On April 2 and 3, Facades+ is returning to New York for its largest annual conference, which is split between a full-day symposium followed by the second day of intensive hands-on workshops led by dozens from across the country. Co-chair John Cetra, founding principal of New York-based practice CetraRuddy, collaborated with The Architect’s Newspaper in the curation of panels themes and speakers.
Panels include; “Materiality & Fabrication: Bespoke Facade Solutions,” “Scaling up Passive House | For the Greater Good,” “Optimizing the Form,” and “Adaptive Reuse Challenges in NYC Historic Icons.” UNStudio founding principal Ben van Berkel and WXY principal-in-charge Claire Weisz are leading the morning and afternoon keynotes, and Jesse Reiser and Nanako Umemoto of Reiser + Umemoto will dive into their spate of recently completed projects.
Prior to the conference, AN sat down with Cetra to discuss architectural trends reshaping New York City and the firm’s recent body of work.
AN: Over the last thirty years, CetraRuddy has successfully navigated New York’s real estate landscape to deliver scores of projects across building scales. What lessons have been learned and what advice would you give young firms today?
John Cetra: We’ve learned a lot of lessons over the past 30 years. One of the most salient is that to successfully navigate the New York real estate landscape, architects need to understand the unique context we have to work in and in particular, the zoning resolution and its nuances. In our practice, an advanced understanding of the requirements has allowed us to create unique buildings forms like One Madison and ARO. This applies across the board, whether in contextual zones, landmarked districts, or not. We value context and history, but we are also open and receptive to new thinking, and we like to weave the two together through design. At Fotografiska, we created a new multi-use event space on the top floor of an 1890s-era building by exposing the structural beams holding up the roof. This is an entirely new space—but it celebrates the original materiality and design of the building in a very respectful way.
One of the panels will include your recently completed ARO. Can you explain the significance of the project from the perspective of facade design and engineering?
ARO’s facade is crucial to its design—it enhances and clarifies the building’s massing, and works in harmony with the tower’s shape. The signature fenestration pattern is comprised of a glass curtain wall with a light metal net that creates a singular graphic overlay or a ‘second skin.’ This net employs 18-inch-deep “fenders” that act as an integrated solar device, reflecting light as the glass areas absorb light. In this way, the sun is a friend of this building—the sky is reflected in its glass and the metal fenders protect the interiors from sunlight at high angles. As the light changes throughout the day, the articulation of the facade creates depth and visual interest, responding to the time of day and weather. From a technical perspective, the unitized curtain wall system required the design team to minimize the number of custom panel sizes and conditions. Even though the massing undulates and projects forward in cantilevered sections, there are only six different shapes and unit sizes that made up the entire facade.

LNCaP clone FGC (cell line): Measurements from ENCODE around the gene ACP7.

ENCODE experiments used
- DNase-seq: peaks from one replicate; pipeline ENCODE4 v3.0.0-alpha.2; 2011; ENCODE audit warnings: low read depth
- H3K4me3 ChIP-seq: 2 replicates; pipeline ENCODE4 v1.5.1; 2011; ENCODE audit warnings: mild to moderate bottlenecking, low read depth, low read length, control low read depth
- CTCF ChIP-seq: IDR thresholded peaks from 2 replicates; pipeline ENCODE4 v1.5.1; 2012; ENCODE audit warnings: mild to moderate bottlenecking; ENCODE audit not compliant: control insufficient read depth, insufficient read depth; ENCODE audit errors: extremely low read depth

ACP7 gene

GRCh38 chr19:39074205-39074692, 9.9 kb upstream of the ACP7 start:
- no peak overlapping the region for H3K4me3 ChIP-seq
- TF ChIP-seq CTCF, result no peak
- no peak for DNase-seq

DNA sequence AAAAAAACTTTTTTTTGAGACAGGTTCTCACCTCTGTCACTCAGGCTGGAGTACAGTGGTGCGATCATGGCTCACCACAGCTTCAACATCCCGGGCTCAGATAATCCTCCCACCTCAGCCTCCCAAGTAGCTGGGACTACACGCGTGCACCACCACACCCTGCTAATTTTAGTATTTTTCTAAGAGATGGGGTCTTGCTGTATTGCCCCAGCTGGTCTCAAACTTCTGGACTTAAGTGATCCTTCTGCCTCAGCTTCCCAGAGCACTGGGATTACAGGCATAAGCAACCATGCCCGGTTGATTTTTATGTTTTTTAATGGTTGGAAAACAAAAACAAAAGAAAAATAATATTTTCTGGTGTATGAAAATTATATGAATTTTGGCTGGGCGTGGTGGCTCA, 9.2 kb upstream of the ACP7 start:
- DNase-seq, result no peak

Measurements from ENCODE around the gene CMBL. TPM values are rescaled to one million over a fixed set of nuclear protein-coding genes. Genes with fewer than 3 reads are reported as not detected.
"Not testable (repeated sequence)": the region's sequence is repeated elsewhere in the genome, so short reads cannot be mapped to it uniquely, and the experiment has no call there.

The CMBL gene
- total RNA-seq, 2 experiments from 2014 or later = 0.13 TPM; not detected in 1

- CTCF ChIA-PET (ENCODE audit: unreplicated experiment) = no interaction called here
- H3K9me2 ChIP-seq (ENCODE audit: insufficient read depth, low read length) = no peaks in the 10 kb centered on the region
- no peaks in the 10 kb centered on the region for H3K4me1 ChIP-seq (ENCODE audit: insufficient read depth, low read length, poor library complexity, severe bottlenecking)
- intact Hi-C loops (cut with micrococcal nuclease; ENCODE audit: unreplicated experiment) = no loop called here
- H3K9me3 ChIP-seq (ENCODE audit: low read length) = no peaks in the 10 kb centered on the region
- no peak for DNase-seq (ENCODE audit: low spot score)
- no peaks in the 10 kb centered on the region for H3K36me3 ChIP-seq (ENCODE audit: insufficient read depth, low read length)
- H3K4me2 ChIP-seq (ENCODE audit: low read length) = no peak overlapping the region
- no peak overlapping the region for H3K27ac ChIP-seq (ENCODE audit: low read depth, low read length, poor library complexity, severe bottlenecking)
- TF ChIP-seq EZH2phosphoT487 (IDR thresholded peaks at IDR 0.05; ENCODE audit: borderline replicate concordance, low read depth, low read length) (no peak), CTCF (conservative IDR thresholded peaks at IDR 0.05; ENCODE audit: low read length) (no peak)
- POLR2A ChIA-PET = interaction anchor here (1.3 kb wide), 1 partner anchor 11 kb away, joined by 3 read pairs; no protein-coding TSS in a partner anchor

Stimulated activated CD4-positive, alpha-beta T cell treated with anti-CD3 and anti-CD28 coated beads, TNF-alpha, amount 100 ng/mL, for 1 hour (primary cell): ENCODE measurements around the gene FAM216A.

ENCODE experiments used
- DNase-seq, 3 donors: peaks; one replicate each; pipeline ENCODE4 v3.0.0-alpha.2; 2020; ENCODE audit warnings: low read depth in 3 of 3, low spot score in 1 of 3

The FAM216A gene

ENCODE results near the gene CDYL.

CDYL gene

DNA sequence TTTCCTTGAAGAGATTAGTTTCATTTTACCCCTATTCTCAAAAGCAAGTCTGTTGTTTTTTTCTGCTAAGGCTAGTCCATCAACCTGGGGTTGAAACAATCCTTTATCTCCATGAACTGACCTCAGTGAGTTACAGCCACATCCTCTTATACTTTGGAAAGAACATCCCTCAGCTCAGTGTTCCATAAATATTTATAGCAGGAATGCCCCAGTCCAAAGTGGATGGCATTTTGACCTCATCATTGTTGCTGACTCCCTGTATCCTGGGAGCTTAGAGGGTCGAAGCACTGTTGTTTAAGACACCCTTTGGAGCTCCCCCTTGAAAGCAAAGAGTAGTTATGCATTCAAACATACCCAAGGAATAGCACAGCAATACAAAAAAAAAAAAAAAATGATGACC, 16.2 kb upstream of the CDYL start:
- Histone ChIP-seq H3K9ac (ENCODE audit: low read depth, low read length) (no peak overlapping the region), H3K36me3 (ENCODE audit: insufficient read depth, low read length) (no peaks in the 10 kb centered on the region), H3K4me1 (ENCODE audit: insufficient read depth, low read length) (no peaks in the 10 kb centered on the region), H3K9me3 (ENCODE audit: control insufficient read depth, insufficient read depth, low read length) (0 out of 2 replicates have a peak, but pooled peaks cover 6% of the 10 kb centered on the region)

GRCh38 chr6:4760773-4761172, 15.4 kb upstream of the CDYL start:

You worked closely with AN to co-curate the upcoming conference. What do you hope will be the primary takeaways of the conference?
I think the conference will show that there are no set, universal rules, and that building facades can be of very high quality because of the tools we as architects and designers have at our disposal. Digital technology combined with architectural creativity, a thoughtful understanding of context, and understanding of program can result in beautiful buildings that are sustainable, a pleasure to live or work in, and thoughtful additions to our built environment. Additionally, in terms of contextuality, façade design can successfully contribute and respond to the local built environment. The technology exists now to create site-specific, context-aware facade solutions that are also really attractive and, most importantly, climate-responsive. This is a heartening advance that will be discussed in detail at the upcoming conference.
Further information regarding Facades+ New York can be found here.